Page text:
Solar Geoengineering Could Be Consistent with International Law

16 Pages Posted: 18 Aug 2020

See all articles by Jesse L Reynolds

Jesse L Reynolds

University of California, Los Angeles School of Law; Utrecht Centre for Water, Oceans and Sustainability Law, Utrecht University School of Law

Date Written: June 30, 2020

Abstract

Besides emissions reductions, CDR, and adaptation, the only remaining means to limit climate change impacts is solar geoengineering. While it could greatly reduce climate change, including in ways that the other responses cannot, solar geoengineering also poses serious environmental risks and social challenges. For these reasons, it has been controversial, including with respect to international law. In this chapter, I advocate a forceful case that the global testing or deployment of solar geoengineering could be consistent with international law. I secondarily argue that international law even encourages it. To be clear, the fact that solar geoengineering could be consistent with international law does not mean that it necessarily would be. Like all other activities of significant scale, it could be conducted in ways that would be contrary to international law.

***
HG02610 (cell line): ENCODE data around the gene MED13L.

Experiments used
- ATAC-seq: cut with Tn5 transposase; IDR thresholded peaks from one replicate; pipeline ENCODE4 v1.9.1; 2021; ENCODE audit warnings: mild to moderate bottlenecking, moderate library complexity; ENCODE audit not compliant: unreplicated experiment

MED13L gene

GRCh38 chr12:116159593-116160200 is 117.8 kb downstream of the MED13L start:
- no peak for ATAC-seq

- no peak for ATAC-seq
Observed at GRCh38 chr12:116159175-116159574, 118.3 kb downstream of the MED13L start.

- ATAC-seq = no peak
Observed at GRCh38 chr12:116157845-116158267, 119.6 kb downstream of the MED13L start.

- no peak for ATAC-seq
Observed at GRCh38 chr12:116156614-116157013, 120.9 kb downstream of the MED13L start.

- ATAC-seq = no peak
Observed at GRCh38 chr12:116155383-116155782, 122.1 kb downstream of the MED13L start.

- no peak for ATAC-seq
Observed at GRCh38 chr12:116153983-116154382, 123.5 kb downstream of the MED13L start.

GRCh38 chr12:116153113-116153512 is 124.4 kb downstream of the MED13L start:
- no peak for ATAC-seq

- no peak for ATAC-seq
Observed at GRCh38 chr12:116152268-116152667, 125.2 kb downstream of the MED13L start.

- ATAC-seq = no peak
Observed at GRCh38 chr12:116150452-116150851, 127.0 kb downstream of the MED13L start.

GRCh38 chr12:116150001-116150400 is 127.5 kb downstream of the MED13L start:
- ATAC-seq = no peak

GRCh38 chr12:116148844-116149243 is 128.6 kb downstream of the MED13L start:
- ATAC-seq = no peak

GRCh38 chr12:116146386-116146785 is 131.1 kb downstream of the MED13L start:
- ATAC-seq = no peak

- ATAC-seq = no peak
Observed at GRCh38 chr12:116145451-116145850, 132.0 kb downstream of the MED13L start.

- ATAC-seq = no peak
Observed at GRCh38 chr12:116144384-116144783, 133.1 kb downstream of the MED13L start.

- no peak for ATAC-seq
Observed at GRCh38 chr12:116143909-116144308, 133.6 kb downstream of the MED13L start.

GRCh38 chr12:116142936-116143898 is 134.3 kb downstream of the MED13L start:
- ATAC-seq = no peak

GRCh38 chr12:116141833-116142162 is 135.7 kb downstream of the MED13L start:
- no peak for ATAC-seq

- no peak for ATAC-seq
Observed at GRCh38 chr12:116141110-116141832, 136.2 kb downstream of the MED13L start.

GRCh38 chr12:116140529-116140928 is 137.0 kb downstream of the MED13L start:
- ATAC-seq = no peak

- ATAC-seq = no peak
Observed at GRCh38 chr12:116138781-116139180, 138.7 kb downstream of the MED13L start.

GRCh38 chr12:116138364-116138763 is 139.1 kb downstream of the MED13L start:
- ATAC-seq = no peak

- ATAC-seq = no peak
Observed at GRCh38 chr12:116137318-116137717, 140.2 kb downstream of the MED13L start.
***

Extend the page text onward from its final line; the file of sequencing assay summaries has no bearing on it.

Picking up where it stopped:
Suggested Citation

Reynolds, Jesse L, Solar Geoengineering Could Be Consistent with International Law (June 30, 2020). Available at SSRN: https://ssrn.com/abstract=3639214 or http://dx.doi.org/10.2139/ssrn.3639214

Jesse L Reynolds (Contact Author)

University of California, Los Angeles School of Law ( email )

385 Charles E. Young Dr. East
Room 1242
Los Angeles, CA 90095-1476
United States

Utrecht Centre for Water, Oceans and Sustainability Law, Utrecht University School of Law ( email )

3508 TC Utrecht
Utrecht
Netherlands

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